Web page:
An interesting list in Publishers Weekly of the ten finest American essays since 1950, selected by Robert Atwan, the founder of the Best American Essays series. There are links on the full article to readable versions of several of the essays:

    • James Baldwin, “Notes of a Native Son”
    • Normal…
  18. 5 Notes
    Reblogged: alistofbooklists
  19. alistofbooklists:

joehillsthrills:

I have a thing for book porn - yeah, I’m one of those sick bastards who likes to read books about reading books - and the best of the season is My Ideal Bookshelf by Jane Mount and Thessaly La Forge. The book is full of brief interviews with writers, musicians, cooks, architects, and various other creatives about what reading has meant to them; each interview is accompanied by one of Ms. Mount’s absurdly appealing and simple paintings, depicting what would be on each person’s perfect bookshelf.
I couldn’t help myself. Here’s mine. From left to right: The Riverside Shakespeare, The Dead Zone, The Fixer, The Complete Stories (Bernard Malamud), The Thousand Autumns of Jacob de Zoet, True Grit, The House With A Clock In Its Walls, Lonesome Dove, The League of Extraordinary Gentlemen, vol. 1, and Batman: Year One. Also shown is Moby Dick, which I haven’t read yet, but will start on the first of next year… because I think any ideal shelf would have to include at least one book I haven’t read, but which I’m really looking forward to.
Not pictured: a notebook, a pen, a mug, and some Weeping Angel tea from @52teas. Because these things go with my perfect bookshelf.
All this is by way of saying that I think My Ideal Bookshelf is a great little read, and The Ideal Christmas present for the bookworm in your life.

Not really a Book List as such, but this is a good book recommendation from Joe Hill, and his own bookshelf is beautiful and interesting. I’m particularly envious of the beautiful edition of Thousand Autumns on that shelf….

    alistofbooklists:

    joehillsthrills:

    I have a thing for book porn - yeah, I’m one of those sick bastards who likes to read books about reading books - and the best of the season is My Ideal Bookshelf by Jane Mount and Thessaly La Forge. The book is full of brief interviews with writers, musicians, cooks, architects, and various other creatives about what reading has meant to them; each interview is accompanied by one of Ms. Mount’s absurdly appealing and simple paintings, depicting what would be on each person’s perfect bookshelf.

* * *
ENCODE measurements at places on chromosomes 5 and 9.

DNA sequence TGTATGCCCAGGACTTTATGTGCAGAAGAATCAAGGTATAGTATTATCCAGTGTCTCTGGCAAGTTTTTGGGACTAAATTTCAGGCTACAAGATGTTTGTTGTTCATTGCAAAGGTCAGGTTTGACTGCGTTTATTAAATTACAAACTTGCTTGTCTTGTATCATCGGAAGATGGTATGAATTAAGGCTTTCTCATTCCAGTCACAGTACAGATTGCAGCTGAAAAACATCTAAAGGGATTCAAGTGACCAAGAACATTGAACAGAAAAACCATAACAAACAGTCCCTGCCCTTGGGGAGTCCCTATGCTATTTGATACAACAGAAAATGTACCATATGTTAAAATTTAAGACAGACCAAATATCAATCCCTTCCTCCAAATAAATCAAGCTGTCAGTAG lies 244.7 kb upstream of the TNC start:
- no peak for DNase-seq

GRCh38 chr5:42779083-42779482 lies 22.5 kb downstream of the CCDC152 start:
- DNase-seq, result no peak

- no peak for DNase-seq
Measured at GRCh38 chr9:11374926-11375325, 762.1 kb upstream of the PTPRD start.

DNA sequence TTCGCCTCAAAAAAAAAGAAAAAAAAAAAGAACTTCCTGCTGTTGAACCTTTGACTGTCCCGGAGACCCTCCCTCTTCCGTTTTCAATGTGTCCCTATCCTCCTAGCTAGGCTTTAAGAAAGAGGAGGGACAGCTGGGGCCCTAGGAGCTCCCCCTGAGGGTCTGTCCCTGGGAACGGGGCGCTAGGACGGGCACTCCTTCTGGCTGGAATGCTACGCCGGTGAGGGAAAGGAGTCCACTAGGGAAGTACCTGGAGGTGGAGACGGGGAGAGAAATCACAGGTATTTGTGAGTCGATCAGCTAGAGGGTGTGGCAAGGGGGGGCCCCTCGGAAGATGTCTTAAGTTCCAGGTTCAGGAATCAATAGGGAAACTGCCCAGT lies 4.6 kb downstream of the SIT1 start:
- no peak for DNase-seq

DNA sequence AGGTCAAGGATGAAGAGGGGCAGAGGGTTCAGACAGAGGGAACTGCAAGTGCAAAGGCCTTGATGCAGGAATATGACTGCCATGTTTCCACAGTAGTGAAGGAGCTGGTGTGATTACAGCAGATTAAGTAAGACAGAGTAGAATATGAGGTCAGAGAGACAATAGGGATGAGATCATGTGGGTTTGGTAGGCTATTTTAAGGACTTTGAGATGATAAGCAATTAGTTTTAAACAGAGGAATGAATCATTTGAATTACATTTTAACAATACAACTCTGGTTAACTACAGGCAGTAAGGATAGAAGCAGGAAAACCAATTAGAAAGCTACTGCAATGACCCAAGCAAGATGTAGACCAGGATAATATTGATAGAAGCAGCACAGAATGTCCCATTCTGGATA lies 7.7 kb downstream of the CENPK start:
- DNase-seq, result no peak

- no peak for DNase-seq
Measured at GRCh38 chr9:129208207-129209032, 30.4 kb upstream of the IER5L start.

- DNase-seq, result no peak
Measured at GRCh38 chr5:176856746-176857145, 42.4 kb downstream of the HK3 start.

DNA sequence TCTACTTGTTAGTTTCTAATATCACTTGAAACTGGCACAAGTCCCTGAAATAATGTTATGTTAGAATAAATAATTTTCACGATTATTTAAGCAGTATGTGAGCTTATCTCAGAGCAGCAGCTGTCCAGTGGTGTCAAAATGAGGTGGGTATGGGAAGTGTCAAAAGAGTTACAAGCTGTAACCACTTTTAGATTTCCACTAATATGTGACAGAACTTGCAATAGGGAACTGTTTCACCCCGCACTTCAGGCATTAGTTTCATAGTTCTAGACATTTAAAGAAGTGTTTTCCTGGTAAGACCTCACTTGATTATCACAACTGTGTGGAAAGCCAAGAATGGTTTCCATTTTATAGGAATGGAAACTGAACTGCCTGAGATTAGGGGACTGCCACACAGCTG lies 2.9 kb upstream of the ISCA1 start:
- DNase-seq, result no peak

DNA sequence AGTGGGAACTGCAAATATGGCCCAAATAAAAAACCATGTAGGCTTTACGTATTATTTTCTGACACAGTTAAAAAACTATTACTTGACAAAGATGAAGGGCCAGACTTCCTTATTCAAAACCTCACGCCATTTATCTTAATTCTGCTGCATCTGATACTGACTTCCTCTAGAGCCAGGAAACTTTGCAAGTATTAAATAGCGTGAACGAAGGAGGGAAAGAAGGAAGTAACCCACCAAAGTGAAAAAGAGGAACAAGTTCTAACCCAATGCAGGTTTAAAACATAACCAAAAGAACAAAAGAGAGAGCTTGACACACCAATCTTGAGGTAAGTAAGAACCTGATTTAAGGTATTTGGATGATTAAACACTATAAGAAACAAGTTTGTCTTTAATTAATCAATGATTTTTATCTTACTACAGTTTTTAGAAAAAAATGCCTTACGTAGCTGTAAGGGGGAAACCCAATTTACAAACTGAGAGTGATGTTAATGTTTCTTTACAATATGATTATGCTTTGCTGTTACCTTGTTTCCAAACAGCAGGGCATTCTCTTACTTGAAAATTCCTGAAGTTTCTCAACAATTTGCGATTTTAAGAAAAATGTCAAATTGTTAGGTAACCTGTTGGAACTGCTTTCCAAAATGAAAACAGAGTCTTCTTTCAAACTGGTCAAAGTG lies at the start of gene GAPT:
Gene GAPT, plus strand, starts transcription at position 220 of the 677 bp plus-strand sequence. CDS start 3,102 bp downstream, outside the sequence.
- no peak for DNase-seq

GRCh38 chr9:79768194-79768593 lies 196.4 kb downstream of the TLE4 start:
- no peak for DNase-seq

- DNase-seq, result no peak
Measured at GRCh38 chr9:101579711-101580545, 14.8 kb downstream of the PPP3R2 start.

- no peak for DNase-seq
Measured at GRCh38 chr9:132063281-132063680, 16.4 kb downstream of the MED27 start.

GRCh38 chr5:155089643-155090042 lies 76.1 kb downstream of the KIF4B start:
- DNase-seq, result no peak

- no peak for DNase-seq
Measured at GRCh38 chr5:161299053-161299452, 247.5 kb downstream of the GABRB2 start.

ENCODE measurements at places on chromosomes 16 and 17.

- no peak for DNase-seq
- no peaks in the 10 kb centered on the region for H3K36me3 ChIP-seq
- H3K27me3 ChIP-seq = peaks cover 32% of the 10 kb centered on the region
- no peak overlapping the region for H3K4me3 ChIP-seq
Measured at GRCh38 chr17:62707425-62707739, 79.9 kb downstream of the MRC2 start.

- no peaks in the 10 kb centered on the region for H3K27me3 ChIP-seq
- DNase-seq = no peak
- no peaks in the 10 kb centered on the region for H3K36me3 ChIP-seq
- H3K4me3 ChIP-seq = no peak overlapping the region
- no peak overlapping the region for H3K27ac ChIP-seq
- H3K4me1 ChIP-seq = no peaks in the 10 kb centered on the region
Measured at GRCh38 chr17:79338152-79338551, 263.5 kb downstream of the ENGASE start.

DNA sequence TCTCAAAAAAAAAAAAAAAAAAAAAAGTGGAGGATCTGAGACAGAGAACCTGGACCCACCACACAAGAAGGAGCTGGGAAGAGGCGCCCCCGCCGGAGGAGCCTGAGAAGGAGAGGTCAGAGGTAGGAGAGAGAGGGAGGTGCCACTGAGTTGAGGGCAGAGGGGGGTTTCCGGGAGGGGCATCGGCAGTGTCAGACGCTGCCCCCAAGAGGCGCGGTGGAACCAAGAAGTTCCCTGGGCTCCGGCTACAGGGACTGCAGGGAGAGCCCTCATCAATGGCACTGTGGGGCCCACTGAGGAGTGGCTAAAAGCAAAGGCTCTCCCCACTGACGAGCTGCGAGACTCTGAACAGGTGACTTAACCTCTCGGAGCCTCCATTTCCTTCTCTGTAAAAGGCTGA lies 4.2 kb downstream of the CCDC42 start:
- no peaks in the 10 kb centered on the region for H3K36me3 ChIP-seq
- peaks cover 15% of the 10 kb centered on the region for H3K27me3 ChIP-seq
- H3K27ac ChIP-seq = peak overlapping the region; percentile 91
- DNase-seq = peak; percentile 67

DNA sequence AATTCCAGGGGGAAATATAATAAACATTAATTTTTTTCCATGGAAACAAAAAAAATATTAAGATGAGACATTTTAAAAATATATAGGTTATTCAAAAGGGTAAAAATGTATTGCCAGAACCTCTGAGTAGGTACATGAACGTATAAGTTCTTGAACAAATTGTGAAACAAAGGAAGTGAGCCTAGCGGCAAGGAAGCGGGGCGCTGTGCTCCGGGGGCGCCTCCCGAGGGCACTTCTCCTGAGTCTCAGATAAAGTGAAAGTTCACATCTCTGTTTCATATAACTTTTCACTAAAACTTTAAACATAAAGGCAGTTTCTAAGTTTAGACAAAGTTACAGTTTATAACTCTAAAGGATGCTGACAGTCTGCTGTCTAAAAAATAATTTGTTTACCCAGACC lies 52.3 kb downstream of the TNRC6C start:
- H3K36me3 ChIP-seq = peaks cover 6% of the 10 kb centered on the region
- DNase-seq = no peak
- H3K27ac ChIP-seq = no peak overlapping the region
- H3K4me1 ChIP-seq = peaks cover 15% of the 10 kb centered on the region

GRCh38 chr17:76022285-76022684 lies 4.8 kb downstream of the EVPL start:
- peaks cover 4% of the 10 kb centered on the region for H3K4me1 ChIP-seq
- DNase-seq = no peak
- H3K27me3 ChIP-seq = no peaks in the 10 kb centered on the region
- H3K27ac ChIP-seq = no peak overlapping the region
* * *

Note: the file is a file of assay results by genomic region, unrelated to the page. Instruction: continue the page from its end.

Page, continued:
I couldn’t help myself. Here’s mine. From left to right: The Riverside Shakespeare, The Dead Zone, The Fixer, The Complete Stories (Bernard Malamud), The Thousand Autumns of Jacob de Zoet, True Grit, The House With A Clock In Its Walls, Lonesome Dove, The League of Extraordinary Gentlemen, vol. 1, and Batman: Year One. Also shown is Moby Dick, which I haven’t read yet, but will start on the first of next year… because I think any ideal shelf would have to include at least one book I haven’t read, but which I’m really looking forward to.

    Not pictured: a notebook, a pen, a mug, and some Weeping Angel tea from @52teas. Because these things go with my perfect bookshelf.

    All this is by way of saying that I think My Ideal Bookshelf is a great little read, and The Ideal Christmas present for the bookworm in your life.

    Not really a Book List as such, but this is a good book recommendation from Joe Hill, and his own bookshelf is beautiful and interesting. I’m particularly envious of the beautiful edition of Thousand Autumns on that shelf….

  20. 145 Notes
    Reblogged: alistofbooklists
  21. "The Blue Hotel by Stephen Crane
    The Open Boat by Stephen Crane
    Madame Bovary by Gustave Flaubert
    Dubliners by James Joyce
    The Red and the Black by Stendhal
    Of Human Bondage by Somerset Maugham
    Anna Karenina by Leo Tolstoy
    War and Peace by Leo Tolstoy
    Buddenbrooks by Thomas Mann
    Hail and Farewell by George Moore
    The Brothers Karamazov by Fyodor Dostoyevsky
    The Oxford Book of English Verse
    The Enormous Room by E.E. Cummings
    Wuthering Heights by Emily Bronte
    Far Away and Long Ago by W.H. Hudson
    The American by Henry James"

  22. 2 Notes
    Reblogged: alistofbooklists
  23. 719 Notes
  24. czarluvscurves:

    Nicole Mejia

    (Source: assartathletics)

  25. 1623 Notes
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  26. breathtakingdestinations:

Colosseum - Rome - Italy (von IceNineJon)

    breathtakingdestinations:

    Colosseum - Rome - Italy (von IceNineJon)

  27. 416 Notes
    Reblogged: arabiangoddess
  28. "There is a wolf in me … fangs pointed for tearing gashes … a red tongue for raw meat … and the hot lapping of blood—I keep this wolf because the wilderness gave it to me and the wilderness will not let it go."

    - Carl Sandburg, Wilderness  (via thatkindofwoman)

    (Source: rabbitinthemoon)

  29. 3153 Notes
    Reblogged: thatkindofwoman